Primary Instrument: Piano
1.What brought you to music?
I was interested in music pretty young according to my mother. She said I always seemed to gravitate towards the musical instrument toys at the expense of most of the others. My earliest musical memories revolve around the piano that we found in the parsonage at my Dad's third church posting. It was a South African made Steinway and I sat at it for hours playing clusters and the most dissonant things possible. I remember being really interested in the clash of overtones that low clusters made. I think that even then I had a real kinship with dissonant music. After about a year and a half my parents got me piano lessons. My teacher used a method that immediately encouraged improvisation and composition and those remained interests of mine all through my schooling. Back then actually I didn't see much difference between improv and composing and would often write pieces in my head through improv that I never committed to paper. Early on I was a fan of the twentieth century and luckily grew up in a small midwestern college town with good contemporary music being played all the time. Loved Stravinsky after hearing the Rite of Spring and continued exploring Schoenberg, Webern Ives and even Penderecki, who I met at the age of ten or so. When I was in seventh grade a hippie music teacher (technically he was a Dead Head) turned me on to Boulez and Stockhausen....and jazz improv. From there it was a quick journey of discovery from Bop and Bird to Ornette, Cecil, Braxton and the like. By the time I was in high school my parents were wishing I was into heavy metal like all my other friends instead of the cacophony that exploded from my room every night....
1.What brought you to music?
I was interested in music pretty young according to my mother. She said I always seemed to gravitate towards the musical instrument toys at the expense of most of the others. My earliest musical memories revolve around the piano that we found in the parsonage at my Dad's third church posting. It was a South African made Steinway and I sat at it for hours playing clusters and the most dissonant things possible. I remember being really interested in the clash of overtones that low clusters made. I think that even then I had a real kinship with dissonant music. After about a year and a half my parents got me piano lessons. My teacher used a method that immediately encouraged improvisation and composition and those remained interests of mine all through my schooling. Back then actually I didn't see much difference between improv and composing and would often write pieces in my head through improv that I never committed to paper. Early on I was a fan of the twentieth century and luckily grew up in a small midwestern college town with good contemporary music being played all the time. Loved Stravinsky after hearing the Rite of Spring and continued exploring Schoenberg, Webern Ives and even Penderecki, who I met at the age of ten or so. When I was in seventh grade a hippie music teacher (technically he was a Dead Head) turned me on to Boulez and Stockhausen....and jazz improv. From there it was a quick journey of discovery from Bop and Bird to Ornette, Cecil, Braxton and the like. By the time I was in high school my parents were wishing I was into heavy metal like all my other friends instead of the cacophony that exploded from my room every night.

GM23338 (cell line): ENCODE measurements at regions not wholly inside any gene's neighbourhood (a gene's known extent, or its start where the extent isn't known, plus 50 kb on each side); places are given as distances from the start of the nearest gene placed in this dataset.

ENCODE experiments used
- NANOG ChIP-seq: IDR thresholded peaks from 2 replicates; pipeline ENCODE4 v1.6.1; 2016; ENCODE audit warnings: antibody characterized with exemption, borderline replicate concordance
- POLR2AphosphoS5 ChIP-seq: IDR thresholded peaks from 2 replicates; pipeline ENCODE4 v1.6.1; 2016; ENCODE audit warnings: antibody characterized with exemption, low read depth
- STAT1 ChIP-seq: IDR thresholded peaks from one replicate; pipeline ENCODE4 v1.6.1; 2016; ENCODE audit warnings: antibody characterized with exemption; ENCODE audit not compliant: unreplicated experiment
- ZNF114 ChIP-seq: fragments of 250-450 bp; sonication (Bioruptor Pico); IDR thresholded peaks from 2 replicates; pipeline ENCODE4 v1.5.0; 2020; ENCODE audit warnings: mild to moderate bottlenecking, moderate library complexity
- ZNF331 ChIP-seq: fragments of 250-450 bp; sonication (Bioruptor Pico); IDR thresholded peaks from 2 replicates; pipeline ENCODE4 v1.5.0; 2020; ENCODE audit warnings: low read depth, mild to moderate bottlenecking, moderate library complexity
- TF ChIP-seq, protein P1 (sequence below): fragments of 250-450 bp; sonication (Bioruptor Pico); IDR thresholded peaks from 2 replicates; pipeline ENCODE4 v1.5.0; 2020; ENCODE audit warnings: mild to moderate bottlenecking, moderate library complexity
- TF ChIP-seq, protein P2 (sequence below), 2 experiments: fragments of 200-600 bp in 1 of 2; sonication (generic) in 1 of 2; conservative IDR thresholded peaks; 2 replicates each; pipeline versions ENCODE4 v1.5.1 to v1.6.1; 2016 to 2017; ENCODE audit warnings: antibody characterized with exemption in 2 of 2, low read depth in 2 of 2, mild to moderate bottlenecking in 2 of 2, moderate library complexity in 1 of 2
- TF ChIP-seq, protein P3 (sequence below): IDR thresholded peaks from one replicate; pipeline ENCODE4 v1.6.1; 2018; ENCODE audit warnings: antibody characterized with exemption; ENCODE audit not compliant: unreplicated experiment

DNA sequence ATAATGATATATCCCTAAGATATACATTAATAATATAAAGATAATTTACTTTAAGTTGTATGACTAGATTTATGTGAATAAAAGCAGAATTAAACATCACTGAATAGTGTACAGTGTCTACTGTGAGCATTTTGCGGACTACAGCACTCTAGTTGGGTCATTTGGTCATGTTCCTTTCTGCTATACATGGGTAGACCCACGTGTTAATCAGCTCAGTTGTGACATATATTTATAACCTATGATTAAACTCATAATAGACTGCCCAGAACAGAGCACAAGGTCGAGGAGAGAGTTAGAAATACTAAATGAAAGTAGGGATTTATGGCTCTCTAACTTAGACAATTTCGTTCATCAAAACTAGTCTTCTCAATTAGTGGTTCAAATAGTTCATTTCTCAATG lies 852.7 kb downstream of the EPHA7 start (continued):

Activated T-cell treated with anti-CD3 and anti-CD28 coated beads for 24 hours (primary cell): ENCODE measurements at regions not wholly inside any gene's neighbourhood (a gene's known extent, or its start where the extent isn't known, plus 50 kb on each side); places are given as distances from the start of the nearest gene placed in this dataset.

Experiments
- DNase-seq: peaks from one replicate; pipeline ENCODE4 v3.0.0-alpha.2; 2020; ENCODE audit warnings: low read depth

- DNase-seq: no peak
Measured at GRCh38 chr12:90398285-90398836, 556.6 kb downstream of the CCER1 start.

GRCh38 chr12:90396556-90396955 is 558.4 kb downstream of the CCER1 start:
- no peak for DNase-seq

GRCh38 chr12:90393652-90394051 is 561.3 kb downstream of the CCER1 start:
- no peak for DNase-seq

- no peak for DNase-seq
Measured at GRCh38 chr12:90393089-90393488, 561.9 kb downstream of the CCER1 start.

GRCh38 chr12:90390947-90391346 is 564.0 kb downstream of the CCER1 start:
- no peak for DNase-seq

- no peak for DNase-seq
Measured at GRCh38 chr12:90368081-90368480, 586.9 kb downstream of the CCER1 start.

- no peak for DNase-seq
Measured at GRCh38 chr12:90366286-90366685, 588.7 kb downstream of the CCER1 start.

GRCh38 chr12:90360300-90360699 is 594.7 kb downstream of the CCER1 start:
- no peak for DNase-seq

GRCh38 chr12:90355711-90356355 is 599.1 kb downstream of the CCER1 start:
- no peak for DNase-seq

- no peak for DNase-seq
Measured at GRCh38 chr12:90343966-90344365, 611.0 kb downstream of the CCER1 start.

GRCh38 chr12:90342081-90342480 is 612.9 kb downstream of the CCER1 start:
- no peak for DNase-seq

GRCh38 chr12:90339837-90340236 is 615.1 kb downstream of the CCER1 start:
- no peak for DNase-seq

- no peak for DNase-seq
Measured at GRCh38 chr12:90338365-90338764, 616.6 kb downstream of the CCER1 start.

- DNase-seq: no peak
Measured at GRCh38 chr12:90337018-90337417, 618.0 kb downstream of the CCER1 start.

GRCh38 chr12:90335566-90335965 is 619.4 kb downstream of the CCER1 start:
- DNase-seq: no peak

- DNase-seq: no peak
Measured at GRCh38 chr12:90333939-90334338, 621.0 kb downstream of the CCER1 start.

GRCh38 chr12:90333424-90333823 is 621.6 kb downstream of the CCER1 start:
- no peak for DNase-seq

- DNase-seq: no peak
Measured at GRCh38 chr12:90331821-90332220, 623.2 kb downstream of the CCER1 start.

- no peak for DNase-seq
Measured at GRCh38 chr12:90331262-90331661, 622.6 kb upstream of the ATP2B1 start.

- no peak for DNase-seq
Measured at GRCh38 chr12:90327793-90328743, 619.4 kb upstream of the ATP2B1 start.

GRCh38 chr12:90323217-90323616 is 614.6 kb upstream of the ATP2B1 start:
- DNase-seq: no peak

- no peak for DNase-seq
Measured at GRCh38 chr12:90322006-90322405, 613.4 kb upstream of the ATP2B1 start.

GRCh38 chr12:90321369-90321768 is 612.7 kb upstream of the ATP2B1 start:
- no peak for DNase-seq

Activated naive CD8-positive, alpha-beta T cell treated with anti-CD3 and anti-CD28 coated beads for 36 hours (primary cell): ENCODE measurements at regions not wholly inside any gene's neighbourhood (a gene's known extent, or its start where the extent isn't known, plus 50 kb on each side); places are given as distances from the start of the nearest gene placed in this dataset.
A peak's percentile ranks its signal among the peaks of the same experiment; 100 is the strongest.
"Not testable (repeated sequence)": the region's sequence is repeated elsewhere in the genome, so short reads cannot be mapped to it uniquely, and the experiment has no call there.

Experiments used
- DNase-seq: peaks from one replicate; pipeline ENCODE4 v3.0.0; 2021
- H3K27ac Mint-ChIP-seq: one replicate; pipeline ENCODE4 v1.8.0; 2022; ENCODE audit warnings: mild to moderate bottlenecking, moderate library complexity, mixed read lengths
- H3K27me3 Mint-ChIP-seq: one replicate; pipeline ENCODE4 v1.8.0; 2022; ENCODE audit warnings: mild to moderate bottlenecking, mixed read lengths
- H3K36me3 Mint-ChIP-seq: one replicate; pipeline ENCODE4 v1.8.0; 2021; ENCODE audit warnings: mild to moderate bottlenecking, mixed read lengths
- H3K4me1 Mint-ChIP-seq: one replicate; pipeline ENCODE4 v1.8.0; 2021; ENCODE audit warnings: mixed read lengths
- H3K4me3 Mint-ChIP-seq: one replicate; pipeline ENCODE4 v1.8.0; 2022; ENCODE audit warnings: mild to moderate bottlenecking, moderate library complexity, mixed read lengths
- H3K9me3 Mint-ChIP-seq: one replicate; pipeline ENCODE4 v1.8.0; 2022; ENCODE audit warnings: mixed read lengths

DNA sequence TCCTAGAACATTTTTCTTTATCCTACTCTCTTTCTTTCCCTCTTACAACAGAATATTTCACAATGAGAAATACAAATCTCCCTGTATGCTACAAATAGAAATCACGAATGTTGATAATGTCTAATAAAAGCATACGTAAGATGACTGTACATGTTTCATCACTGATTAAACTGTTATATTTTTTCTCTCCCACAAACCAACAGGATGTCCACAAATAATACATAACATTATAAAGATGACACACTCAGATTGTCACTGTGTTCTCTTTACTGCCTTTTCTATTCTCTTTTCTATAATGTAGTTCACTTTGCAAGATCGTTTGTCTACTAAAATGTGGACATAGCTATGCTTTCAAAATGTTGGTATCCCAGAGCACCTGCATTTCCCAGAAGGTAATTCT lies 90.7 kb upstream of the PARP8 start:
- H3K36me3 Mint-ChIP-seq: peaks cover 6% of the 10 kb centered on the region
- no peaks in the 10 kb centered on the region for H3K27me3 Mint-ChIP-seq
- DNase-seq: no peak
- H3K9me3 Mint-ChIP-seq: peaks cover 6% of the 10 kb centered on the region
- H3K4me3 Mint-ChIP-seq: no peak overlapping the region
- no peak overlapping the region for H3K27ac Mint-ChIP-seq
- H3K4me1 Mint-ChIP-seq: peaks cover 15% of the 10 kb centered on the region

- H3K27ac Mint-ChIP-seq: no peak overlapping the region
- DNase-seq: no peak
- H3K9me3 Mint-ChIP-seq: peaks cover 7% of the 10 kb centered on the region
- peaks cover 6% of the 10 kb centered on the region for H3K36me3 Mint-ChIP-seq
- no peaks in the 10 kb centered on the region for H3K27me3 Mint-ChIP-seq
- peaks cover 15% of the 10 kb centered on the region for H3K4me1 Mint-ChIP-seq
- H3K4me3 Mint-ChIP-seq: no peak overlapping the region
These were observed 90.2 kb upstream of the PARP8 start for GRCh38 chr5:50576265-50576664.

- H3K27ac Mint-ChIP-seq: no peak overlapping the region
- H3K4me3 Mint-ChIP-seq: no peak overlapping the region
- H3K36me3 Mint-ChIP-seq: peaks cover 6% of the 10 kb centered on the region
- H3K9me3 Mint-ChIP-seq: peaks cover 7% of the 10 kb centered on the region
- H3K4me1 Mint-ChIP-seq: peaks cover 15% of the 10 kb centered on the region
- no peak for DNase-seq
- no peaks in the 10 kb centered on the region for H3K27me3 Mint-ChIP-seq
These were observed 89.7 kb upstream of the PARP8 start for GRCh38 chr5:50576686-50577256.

2.Describe your role models, muses and mentors.
I've always been a bit of an autodidact with jazz. My piano training was pretty classical up through college. I learned a bit about jazz harmony from a friend of my dad's who played a kind of jazz based church music. Much of the rest of what I know in jazz was from listening pretty carefully to the great bop pianists, Bill Evans and then McCoy, Paul Bley and of course Cecil. The defining role model for me musically is Cecil. I admire his tenacity and his insistence on being himself completely even when it has not been convenient for him. It's impossible to be a free jazz pianist without some debt to Cecil, even if you go in a totally different direction. His is a pretty amazing presence.